According to our friends at CartoonBrew, in addition to the four new animated TV series announced recently by Netflix (and discussed here as well), the network has added an additional three new animated shows that are squarely aimed at the preschool set. One of them, at very least, is especially anthropomorphic: “Arriving worldwide in 2016 exclusively on Netflix is the Jim Henson Company’s Word Party. Produced through Henson’s digital puppetry studio, Word Party’s 11-minute episodes follow the adventures of four baby animals, whose singing and dancing aims to help build the vocabulary skills of its preschool viewers. Jim Henson Creature Shop’s digital puppetry innovation ‘allows puppeteers to perform digitally animated characters in real-time, enabling the animation to be more lifelike and spontaneous.'” Watch for it next year.
League of Geeks' flagship game shows a great deal of promise as it goes out to early access. Armello is a video game which bases itself in board game principals where four heroes, a wolf, rat, rabbit and bear, compete for their clans to secure the throne.
The goal is to gain more prestige points than your opponents by the time the king dies of his illness, or to smite him yourself. The game has three methods of doing this, and takes familiar elements and mixes them in ways that work extremely well. The fact that the characters are anthropomorphic is icing on the cake of a solid game.
But enough about next year - here’s ten movies from 2014 I liked.
It is with great sadness that I must report on the passing of one of the giants of the voice-acting world.
Christine Cavanaugh passed away on December 22, 2014 at the young age of 51. She is perhaps best-remembered as the voice actress of (in no particular order) Babe, Dexter (Dexter's Lab), Bunnie Rabbot (Sonic the Hedgehog), Chuckie Finster (Rugrats), Oblina (Aaahh!!! Real Monsters) and Goslyn Mallard (Darkwing Duck, Raw Toonage).
While her voiceography is not as long as other veteran voice actors and actresses, she more than made up for it with quality acting and defining fan-favourite characters, bringing them memorable personalities that lasted long after their shows completed their runs.
When I finally saw the plot synopsis and the box art for Alpha and Omega: The Legend of the Saw Tooth Cave, I was actually pretty upset. I feared that they just no longer care for the original characters of the very first movie.
The box art only featured the wolf puppies and I kept thinking negative things like: "Are they heading in a direction that I don't want them to go?"
I was scared about this movie. I just didn't bother posting a preview here, probably because of that. But you know what? My fears weren't completely true. They actually shown Kate and Humphrey and they had real roles. However, the focus was still often on the pups. There was also a white wolf called Daria often along with the pup Runt. These two were the main focus.
Some amount of spoiler is to be expected!
In 2004, she offered “Flight of the Godkin Griffin,” a sword and sorcery fantasy diary, directly to her audience via LiveJournal, then a popular social blogging platform. (Hogarth still actively connects with fans there, at haikujaguar.livejournal.com.) Each entry ended with a question about a minor thing that could happen next, and readers who donated could vote and have an effect on the upcoming scenes. Years later, once prior publication on the Web no longer necessarily jeopardized a project’s print prospects, Hogarth sold this piece to the small press Sofawolf as a two-volume novel. Although Hogarth may have chosen to blaze the self-publishing path as a response to a traditional publishing industry that did not want her on her terms, she’s well-suited to a flexible, entrepreneurial approach to authorship, combining perfectionism with drive and marketing and management skills honed in the corporate world. “Self-publishing is more agile,” she says. “You can put things out faster, make decisions faster. It’s very rewarding for people like me, who write quickly and respond to change very quickly. There’s no set path anymore, even if you are traditionally publishing. You have to find weird opportunities and try them.”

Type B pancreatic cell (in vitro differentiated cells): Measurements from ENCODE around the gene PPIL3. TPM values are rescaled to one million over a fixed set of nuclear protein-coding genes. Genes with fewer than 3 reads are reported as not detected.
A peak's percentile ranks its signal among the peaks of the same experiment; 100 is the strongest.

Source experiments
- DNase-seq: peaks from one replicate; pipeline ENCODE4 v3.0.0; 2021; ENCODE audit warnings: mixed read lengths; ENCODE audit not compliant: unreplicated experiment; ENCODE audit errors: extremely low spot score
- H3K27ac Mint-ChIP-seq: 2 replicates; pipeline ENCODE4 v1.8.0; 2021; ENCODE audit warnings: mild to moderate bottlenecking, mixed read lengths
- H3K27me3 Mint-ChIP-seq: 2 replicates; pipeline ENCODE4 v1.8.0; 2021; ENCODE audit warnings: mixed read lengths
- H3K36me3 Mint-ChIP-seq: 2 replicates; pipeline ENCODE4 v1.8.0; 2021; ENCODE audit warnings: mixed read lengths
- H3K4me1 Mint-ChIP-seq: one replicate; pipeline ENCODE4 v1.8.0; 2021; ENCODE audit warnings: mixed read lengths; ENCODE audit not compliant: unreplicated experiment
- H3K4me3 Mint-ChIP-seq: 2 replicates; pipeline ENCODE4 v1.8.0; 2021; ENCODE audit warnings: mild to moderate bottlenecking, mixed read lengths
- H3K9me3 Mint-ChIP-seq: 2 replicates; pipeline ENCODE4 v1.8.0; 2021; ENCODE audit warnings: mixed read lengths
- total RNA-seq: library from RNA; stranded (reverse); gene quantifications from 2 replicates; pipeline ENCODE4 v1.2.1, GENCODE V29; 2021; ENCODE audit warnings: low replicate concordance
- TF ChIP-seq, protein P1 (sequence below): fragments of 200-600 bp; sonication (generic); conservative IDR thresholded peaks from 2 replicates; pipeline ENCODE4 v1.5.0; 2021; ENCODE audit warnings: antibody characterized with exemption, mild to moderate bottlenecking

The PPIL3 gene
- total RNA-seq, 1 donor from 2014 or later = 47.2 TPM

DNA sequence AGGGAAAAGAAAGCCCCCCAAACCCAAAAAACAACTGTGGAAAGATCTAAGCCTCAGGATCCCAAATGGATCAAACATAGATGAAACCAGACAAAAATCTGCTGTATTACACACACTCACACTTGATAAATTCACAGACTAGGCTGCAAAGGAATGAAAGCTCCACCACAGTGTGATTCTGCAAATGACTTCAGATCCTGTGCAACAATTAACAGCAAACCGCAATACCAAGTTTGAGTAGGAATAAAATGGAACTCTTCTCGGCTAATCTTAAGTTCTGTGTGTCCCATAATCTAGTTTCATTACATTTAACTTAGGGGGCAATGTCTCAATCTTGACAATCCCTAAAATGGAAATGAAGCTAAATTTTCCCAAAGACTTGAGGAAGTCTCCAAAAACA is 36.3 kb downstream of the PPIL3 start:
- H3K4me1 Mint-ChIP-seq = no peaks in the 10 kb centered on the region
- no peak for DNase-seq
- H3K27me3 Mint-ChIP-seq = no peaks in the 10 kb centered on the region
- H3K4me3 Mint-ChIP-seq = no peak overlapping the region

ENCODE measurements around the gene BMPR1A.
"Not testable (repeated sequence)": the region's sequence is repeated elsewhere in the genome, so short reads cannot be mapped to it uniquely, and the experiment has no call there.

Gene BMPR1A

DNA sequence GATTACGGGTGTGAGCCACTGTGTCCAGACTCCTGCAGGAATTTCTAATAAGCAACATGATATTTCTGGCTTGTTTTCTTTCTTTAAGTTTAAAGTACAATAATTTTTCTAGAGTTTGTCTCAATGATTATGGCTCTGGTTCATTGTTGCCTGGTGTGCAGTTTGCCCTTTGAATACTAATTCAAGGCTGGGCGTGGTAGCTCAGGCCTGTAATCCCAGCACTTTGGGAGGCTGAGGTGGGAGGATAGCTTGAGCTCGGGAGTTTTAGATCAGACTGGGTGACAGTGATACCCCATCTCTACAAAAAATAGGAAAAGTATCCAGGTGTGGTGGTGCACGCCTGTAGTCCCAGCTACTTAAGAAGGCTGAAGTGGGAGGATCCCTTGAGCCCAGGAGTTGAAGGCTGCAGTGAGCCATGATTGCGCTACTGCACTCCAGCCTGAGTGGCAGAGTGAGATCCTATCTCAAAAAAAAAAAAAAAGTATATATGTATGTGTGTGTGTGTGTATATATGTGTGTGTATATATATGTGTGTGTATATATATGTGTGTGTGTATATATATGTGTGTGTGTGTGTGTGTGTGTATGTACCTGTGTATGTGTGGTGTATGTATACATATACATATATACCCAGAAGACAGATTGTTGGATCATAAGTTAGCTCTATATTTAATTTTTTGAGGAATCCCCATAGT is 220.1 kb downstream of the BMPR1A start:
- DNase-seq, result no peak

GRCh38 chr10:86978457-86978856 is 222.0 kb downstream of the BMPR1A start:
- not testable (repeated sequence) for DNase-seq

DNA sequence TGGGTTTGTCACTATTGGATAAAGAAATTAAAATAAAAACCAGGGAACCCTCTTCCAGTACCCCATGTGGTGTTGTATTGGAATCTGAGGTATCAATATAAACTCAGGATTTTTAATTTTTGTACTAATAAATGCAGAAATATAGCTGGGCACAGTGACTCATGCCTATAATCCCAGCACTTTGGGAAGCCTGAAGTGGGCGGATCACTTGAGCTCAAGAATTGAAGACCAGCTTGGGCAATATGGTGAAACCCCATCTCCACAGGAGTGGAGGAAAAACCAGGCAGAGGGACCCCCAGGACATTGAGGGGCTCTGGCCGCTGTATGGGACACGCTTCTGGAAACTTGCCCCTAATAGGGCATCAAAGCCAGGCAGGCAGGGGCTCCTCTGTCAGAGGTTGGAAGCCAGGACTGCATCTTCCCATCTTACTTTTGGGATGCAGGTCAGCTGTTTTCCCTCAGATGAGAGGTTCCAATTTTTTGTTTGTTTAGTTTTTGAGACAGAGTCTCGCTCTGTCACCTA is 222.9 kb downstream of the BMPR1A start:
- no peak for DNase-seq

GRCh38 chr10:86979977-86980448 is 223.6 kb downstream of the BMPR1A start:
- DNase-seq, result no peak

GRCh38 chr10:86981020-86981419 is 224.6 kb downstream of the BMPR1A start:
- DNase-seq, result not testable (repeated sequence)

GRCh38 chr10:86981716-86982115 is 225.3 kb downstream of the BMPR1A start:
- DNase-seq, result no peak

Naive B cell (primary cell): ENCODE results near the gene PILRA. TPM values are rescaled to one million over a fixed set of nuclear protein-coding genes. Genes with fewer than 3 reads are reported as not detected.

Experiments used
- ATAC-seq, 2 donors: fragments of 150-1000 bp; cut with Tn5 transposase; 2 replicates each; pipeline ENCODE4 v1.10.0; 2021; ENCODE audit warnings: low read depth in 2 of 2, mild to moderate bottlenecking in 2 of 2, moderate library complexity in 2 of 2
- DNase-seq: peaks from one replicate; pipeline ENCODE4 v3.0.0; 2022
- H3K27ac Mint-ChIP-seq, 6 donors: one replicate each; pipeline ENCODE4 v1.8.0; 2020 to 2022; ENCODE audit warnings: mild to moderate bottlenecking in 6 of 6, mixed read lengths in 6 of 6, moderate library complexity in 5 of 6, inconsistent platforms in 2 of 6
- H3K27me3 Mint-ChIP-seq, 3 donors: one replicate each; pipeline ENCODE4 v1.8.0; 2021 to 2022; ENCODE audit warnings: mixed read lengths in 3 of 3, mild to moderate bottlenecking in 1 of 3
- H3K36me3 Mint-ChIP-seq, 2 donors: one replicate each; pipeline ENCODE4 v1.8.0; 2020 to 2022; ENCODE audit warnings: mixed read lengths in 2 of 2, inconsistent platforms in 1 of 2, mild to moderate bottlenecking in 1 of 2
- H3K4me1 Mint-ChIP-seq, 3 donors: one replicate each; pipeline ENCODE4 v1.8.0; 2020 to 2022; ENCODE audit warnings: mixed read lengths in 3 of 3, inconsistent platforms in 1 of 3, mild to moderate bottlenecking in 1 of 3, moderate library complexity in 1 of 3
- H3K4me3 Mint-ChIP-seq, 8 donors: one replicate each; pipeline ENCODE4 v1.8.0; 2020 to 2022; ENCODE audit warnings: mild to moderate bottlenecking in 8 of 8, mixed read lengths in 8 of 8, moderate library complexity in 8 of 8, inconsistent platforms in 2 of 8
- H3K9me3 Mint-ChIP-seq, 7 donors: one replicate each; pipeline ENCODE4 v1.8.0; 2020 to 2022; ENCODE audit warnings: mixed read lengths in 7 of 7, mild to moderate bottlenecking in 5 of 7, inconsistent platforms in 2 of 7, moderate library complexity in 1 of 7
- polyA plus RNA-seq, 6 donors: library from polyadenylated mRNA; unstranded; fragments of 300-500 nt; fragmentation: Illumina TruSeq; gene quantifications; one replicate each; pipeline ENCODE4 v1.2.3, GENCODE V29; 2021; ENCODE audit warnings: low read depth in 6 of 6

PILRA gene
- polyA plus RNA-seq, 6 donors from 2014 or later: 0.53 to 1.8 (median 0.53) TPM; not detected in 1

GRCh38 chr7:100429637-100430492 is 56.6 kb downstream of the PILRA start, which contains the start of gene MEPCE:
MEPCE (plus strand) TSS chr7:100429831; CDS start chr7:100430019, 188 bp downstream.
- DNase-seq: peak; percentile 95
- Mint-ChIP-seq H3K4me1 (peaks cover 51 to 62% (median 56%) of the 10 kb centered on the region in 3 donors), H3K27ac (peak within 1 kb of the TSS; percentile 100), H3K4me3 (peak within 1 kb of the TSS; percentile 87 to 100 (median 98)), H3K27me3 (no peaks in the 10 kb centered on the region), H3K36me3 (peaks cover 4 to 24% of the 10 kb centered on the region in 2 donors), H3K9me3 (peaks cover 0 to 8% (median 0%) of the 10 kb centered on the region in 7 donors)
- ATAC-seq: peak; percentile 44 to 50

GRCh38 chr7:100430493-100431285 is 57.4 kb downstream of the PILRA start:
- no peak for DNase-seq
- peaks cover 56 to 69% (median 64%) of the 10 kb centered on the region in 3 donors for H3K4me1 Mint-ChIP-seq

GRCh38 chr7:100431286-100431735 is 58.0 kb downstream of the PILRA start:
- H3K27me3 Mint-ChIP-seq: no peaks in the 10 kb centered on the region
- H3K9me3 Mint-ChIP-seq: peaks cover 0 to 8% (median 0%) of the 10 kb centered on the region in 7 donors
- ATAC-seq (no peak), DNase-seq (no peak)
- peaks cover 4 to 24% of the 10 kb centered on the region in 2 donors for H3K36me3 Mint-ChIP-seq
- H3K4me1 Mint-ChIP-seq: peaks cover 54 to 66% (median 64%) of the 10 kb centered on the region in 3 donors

Publisher's Weekly has been published continuously since 1872 and bills itself as the "International News Magazine of Book Publishing and Bookselling," with a circulation of over 25,000 publishers, librarians, booksellers and literary agents.
A broken plain glass jar containing a white powder was found in the ninth floor stairwell after reports from room 963 of a strong chlorine smell that forced the occupants onto the balcony.
A standard "box alarm" at 1:03 AM was quickly elevated to a hazardous materials and third-alarm emergency response. The adjoining convention center was used to house attendees until the area was made safe, with the all-clear sounded at 4:21 AM.
Colin maintained several furry websites, including furry.org.nz and the NZfurry mailing list, and (as Nicol Firefox) furry image and story archive Cub Central. He featured prominently in media coverage as a New Zealand fursuiter, provided hosting and IT support for FurcoNZ, and participated in the Sydney Gay and Lesbian Mardi Gras.